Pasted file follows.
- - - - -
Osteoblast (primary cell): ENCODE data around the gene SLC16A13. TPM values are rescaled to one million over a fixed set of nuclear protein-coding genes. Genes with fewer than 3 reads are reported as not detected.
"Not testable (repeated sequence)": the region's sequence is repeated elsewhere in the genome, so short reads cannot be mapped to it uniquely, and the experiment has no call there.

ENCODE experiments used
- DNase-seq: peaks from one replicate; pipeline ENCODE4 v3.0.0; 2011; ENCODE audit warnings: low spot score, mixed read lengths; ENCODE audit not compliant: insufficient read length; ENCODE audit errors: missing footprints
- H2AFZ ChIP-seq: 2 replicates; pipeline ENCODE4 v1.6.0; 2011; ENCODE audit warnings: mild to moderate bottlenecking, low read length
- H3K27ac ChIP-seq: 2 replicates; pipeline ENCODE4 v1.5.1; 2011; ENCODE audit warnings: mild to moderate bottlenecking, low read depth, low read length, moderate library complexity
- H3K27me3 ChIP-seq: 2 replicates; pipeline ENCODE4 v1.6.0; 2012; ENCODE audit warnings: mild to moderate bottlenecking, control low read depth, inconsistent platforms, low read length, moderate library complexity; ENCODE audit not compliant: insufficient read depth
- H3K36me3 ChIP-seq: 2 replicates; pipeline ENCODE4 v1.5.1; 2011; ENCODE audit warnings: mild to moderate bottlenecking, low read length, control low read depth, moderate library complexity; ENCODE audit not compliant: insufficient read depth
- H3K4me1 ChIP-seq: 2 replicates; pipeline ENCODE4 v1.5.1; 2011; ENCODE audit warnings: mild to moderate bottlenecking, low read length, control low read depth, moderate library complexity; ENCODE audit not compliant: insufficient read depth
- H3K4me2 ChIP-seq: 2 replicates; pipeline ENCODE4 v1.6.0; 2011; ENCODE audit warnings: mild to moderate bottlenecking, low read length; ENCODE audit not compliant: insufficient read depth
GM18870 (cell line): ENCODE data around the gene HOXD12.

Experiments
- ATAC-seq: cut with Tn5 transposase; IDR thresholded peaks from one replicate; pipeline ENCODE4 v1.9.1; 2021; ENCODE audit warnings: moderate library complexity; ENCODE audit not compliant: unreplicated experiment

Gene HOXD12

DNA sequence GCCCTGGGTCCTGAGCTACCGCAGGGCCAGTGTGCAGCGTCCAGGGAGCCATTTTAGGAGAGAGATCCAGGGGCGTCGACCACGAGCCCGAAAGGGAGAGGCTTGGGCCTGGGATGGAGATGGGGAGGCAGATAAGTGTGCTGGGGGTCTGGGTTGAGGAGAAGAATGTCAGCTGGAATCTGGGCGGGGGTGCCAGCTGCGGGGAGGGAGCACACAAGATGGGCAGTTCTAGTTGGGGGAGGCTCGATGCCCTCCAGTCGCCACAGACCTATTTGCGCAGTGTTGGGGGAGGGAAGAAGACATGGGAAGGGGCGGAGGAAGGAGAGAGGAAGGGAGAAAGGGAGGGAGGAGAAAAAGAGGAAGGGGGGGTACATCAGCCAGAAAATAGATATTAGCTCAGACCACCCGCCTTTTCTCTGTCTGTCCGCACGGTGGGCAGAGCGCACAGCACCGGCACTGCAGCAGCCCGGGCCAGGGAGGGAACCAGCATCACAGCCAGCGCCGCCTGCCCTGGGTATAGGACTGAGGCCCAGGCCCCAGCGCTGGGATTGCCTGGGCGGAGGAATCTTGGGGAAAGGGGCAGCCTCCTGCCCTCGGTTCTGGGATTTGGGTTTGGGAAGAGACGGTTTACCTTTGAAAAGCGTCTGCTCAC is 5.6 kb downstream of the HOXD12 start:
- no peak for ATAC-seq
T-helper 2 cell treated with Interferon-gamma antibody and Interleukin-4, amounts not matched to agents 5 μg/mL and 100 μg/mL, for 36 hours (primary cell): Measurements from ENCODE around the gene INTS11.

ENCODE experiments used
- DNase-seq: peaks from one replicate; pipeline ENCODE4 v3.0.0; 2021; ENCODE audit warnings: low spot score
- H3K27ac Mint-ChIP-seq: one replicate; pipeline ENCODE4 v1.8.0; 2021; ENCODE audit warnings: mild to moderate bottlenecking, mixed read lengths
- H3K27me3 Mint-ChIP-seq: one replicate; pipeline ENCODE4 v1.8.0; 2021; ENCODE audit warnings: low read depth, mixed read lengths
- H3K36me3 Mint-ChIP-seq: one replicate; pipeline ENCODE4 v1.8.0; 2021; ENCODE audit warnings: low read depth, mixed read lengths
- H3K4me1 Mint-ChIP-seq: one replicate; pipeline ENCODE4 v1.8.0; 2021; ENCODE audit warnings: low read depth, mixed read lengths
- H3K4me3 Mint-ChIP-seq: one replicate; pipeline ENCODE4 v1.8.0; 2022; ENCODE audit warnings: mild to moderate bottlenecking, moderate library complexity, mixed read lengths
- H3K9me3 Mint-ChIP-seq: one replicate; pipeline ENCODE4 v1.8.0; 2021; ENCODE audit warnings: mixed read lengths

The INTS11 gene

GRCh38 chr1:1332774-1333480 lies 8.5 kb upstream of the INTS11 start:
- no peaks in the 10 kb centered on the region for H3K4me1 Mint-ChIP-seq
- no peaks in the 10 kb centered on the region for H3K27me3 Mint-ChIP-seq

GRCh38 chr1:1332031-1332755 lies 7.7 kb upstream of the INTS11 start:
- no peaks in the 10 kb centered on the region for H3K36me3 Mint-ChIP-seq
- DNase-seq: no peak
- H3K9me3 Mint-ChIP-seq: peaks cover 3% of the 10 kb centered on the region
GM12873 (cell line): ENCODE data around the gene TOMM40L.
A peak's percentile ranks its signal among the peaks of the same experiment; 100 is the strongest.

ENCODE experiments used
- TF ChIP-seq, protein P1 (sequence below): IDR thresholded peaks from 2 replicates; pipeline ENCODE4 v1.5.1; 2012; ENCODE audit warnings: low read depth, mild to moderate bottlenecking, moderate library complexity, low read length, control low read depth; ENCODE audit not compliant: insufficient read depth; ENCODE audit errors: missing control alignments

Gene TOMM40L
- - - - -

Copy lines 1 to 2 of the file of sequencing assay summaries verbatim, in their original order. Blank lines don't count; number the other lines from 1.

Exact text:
Osteoblast (primary cell): ENCODE data around the gene SLC16A13. TPM values are rescaled to one million over a fixed set of nuclear protein-coding genes. Genes with fewer than 3 reads are reported as not detected.
"Not testable (repeated sequence)": the region's sequence is repeated elsewhere in the genome, so short reads cannot be mapped to it uniquely, and the experiment has no call there.